Monolake - STUDIO


2x12 Inch LP

Imbalance Computer Music / ML-036LP

Front View : Monolake - STUDIO (2LP) - Imbalance Computer Music / ML-036LP
Back View : Monolake - STUDIO (2LP) - Imbalance Computer Music / ML-036LP

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2 x 12inch, black vinyl, 4C gatefold

My studio is my shelter, I feel comfortable there, surrounded by wonderful inspiring machines. A small cosy room where ideas emerge, mature, morph, and solidify into their final shape. 'Studio' is the result of spending time in that space. The album's intention is simple: Presenting a beautiful personal musical journey. The creative process in itself matters to me, the interaction with my instruments, the accidental discoveries, the successful execution of a vision and anything in between.
Most of the tracks on this album got revised countless times, and then even more, once I knew in which context and order I wanted to arrange them. I have been living with my music for months now, listening, thinking, changing, diving deeper and deeper into each piece.
I love albums, they are a beautiful long-form format where each part has its place, a journey from the start till the end. Each piece has its own story, its own flavour and history.
Some of them have been with me since a while already. There is material which I created years ago for installations and music derived from previous audiovisual works, all completely ripped apart and rearranged multiple times. During their creation my pieces often turn into something completely different, they repeatedly shift from one state to another until they become solid. What I consider a core element at the beginning might be later discarded completely, and a little detail in the background might become the essence.
Many explorations ended in the trash bin before the results had a chance to be part of 'Studio'. Things did not fall into place, did not feel right.
Other compositions had to fill the void instead, some created quickly in a rush of inspiration, some slowly, shy, questioning their significance. This album did not come into existence in a hurry, it took as long as it needed. I used the time to walk around my creations, to listen to them from the distance, physically, mentally, with friends, in all kinds of different contexts. I tried to understand what I just did. I started to see patterns, hidden motifs, things that were buried in between too many layers of sound. What is essential? What is ornament? I reduced, rearranged, added again.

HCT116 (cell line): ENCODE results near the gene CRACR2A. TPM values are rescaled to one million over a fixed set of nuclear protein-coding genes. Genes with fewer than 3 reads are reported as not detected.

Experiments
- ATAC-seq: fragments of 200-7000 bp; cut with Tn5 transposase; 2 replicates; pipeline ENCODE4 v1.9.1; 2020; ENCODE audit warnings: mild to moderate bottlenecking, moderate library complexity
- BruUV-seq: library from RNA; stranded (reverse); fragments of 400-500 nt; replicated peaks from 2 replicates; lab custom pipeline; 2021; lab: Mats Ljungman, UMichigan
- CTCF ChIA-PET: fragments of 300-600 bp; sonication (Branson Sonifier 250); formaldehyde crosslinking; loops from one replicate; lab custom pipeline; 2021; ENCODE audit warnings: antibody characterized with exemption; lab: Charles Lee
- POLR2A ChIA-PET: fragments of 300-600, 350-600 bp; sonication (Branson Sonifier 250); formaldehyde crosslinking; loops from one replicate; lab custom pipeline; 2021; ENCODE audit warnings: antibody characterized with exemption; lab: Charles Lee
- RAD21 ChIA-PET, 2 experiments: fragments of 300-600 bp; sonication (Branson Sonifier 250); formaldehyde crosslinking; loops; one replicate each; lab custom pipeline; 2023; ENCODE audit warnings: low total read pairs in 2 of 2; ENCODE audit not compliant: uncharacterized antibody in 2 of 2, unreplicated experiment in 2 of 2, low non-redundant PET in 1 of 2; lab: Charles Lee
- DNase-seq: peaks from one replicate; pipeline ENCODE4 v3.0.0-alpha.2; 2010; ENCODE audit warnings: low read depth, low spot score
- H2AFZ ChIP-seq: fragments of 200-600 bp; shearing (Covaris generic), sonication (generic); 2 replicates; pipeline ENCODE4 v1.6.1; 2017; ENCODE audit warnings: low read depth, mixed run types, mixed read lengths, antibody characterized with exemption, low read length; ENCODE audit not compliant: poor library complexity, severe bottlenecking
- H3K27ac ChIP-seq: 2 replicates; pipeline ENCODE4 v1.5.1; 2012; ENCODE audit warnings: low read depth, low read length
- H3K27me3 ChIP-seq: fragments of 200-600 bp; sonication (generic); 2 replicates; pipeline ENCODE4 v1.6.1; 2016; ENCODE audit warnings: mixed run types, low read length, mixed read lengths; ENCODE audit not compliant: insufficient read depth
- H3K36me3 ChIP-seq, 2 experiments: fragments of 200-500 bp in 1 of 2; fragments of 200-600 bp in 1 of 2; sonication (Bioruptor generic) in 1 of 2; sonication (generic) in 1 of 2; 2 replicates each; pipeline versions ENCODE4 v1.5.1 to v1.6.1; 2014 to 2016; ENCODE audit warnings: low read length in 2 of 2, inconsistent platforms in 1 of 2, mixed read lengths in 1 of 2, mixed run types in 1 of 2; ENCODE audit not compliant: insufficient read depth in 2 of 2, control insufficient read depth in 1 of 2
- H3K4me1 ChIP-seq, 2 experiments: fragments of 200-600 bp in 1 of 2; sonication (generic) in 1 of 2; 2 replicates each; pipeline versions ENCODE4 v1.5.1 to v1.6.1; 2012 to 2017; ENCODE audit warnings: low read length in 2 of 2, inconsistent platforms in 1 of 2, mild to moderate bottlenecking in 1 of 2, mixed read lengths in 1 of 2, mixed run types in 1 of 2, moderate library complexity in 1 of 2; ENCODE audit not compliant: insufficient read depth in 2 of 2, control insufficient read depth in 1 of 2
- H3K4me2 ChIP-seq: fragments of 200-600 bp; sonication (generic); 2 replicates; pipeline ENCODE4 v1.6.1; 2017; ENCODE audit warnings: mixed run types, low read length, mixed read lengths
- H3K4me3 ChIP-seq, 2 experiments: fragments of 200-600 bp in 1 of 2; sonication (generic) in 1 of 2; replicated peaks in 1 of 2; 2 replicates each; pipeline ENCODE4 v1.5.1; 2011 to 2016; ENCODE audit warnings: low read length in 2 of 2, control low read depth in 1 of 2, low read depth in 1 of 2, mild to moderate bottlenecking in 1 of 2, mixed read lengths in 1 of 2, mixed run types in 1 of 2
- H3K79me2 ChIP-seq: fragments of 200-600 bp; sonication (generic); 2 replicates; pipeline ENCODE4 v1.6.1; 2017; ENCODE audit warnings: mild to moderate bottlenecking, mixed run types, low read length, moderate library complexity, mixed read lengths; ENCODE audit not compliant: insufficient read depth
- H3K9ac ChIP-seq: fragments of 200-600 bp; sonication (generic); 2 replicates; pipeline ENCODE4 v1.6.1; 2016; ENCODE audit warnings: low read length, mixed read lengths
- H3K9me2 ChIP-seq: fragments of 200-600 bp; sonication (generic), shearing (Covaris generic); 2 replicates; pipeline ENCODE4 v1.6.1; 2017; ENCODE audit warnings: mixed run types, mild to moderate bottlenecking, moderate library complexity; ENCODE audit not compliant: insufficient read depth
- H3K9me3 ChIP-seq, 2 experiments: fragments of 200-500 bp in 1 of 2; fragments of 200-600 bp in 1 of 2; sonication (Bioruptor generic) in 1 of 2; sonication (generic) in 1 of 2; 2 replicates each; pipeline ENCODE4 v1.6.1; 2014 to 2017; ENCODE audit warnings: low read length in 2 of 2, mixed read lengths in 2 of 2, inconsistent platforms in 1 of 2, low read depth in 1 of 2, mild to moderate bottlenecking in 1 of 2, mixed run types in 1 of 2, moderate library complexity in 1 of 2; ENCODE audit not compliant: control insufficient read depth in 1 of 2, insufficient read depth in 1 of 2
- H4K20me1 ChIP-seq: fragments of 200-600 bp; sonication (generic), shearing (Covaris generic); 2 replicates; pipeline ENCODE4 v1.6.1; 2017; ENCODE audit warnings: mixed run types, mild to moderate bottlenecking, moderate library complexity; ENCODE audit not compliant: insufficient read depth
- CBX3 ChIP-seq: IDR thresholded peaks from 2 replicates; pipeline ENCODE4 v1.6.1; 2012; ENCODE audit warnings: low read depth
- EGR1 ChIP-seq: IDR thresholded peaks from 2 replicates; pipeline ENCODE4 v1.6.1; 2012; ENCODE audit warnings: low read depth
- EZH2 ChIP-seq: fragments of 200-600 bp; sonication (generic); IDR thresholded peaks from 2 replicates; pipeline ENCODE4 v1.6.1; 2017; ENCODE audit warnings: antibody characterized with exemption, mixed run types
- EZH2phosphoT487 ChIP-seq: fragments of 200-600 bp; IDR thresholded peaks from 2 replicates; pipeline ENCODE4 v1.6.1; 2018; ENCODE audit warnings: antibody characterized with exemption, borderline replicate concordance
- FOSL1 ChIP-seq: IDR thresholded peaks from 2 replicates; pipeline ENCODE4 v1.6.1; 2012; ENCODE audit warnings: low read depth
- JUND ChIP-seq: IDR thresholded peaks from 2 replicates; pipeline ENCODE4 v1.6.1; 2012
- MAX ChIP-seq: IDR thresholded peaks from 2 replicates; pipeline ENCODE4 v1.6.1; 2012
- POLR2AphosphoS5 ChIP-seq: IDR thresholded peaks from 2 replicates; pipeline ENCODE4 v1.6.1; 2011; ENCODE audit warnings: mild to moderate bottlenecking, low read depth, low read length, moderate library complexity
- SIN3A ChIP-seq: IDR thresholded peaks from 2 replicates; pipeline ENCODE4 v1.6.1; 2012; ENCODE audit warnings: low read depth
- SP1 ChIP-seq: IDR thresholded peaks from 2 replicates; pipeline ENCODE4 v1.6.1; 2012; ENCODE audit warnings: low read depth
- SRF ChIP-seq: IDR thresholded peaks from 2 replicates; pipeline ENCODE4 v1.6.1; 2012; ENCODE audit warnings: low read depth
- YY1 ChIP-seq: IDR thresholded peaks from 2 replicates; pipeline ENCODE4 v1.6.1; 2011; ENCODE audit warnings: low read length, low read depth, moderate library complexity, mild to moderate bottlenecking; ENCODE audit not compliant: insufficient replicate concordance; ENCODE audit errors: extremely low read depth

The closer I got to the final state of 'Studio' the more clarity I found. The inherent doubts and the nagging voices from the inside got more quiet, and a sense of achievement started to manifest itself. More and more details just fell into place. And now it is done. After making electronic music since almost thirty years I don't care anymore about genres, about how to label things. It is music, my own personal music, and that's it. Call it electronica if you wish.
Process Notes
The music on this album has been constructed in Ableton Live. Most of the sounds have been created with my collection of beloved hardware synthesisers and effects, often further processed until something completely different did emerge. Sometimes I spend days in the studio just recording sounds or creating new presets, without already having a composition in mind. A few selected musical instruments contributed significantly to the palette of this album; a New England Digital Synclavier II, which also served as inspiration for the artwork, a Sequential Prophet VS, which is present on all Monolake albums since 1996, a Yamaha SY77, Linn Drum, and the Oberheim Xpander. And then there is Operator in Ableton Live, which I developed in 2004 and still love to use, and a lot of the other effects and instruments in the software. And of course my Granulator III instrument, and the PitchLoop89 audio effect. The final sonic world is often the result of radical processing of these elements, via filtering, pitch shifting, time stretching and other types of processing, both in Live and with my hardware. The good old Alesis Quadraverb deserves an honorary mention here, so does the AMS RMX 16.
The cover combines a few complex elements. A composition of various lichen photographs, and a computational noise field that cuts rivers into the structure, where the inner artwork of the album shines through: The inside of the CD package and the gatefold vinyl cover shows a non-existing musical instrument, based on the user interface of the Synclavier II. I've always been fond of its futuristic button matrix with red LEDs, which conjures a sense of nostalgia for early computer systems. But I wanted more than just a photograph of it. Instead, I created a collage that not only consists of its existing controls but also integrated additional features it never possessed, though it might have in a subsequent iteration. In essence, I crafted a vision of a future that never materialized.
Geeky detail: When a Synclavier II is turned on, and the connected mainframe computer did not boot yet, the LEDs in the buttons light up in random patterns. The imaginary version of it does the same.
31.08 EUR *
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